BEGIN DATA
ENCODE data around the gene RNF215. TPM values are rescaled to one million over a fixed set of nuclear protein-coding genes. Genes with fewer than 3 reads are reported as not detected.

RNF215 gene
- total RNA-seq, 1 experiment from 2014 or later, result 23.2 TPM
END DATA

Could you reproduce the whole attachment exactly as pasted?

ENCODE data around the gene RNF215. TPM values are rescaled to one million over a fixed set of nuclear protein-coding genes. Genes with fewer than 3 reads are reported as not detected.

RNF215 gene
- total RNA-seq, 1 experiment from 2014 or later, result 23.2 TPM